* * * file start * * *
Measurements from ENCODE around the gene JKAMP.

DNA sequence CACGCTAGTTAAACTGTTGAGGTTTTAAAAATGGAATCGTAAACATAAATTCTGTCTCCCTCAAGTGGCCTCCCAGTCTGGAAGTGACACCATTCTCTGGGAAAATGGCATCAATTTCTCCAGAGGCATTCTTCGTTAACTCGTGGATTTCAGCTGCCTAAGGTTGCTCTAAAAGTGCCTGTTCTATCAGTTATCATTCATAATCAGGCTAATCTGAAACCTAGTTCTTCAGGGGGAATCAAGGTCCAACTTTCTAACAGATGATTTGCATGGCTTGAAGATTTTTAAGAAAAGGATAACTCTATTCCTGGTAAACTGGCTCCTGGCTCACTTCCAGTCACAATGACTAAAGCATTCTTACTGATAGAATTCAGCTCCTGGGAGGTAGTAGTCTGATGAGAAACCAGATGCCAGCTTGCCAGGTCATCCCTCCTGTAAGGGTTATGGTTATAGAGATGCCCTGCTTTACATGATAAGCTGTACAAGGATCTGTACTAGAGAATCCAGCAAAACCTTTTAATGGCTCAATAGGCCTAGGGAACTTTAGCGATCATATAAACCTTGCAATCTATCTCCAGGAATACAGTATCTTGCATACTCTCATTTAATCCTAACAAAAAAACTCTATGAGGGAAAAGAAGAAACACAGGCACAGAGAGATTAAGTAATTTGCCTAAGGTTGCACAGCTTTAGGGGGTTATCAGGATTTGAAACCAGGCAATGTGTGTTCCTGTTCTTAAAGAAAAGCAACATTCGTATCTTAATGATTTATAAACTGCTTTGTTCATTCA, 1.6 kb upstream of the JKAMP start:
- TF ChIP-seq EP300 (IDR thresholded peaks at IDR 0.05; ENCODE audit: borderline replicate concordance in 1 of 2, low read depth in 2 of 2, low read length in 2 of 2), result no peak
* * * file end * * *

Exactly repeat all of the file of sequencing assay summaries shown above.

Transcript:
Measurements from ENCODE around the gene JKAMP.

DNA sequence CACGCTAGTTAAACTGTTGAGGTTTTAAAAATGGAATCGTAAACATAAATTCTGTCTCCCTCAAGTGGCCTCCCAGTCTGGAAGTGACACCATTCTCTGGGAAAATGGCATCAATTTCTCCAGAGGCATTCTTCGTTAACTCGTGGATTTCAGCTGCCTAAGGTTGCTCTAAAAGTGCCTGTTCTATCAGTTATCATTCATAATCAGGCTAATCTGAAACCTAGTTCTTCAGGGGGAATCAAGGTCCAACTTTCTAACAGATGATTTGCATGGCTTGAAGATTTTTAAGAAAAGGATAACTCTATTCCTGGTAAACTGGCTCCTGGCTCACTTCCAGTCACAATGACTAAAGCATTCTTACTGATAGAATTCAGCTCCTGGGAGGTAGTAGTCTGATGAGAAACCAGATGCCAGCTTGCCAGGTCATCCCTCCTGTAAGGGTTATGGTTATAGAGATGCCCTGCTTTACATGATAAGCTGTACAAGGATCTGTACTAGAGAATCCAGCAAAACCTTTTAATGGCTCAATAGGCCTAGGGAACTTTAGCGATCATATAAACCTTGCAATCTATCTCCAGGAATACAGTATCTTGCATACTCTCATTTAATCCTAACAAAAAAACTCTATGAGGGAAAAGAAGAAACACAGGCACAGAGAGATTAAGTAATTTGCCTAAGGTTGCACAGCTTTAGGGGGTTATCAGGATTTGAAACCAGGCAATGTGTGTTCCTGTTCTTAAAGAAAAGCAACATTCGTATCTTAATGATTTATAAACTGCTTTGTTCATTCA, 1.6 kb upstream of the JKAMP start:
- TF ChIP-seq EP300 (IDR thresholded peaks at IDR 0.05; ENCODE audit: borderline replicate concordance in 1 of 2, low read depth in 2 of 2, low read length in 2 of 2), result no peak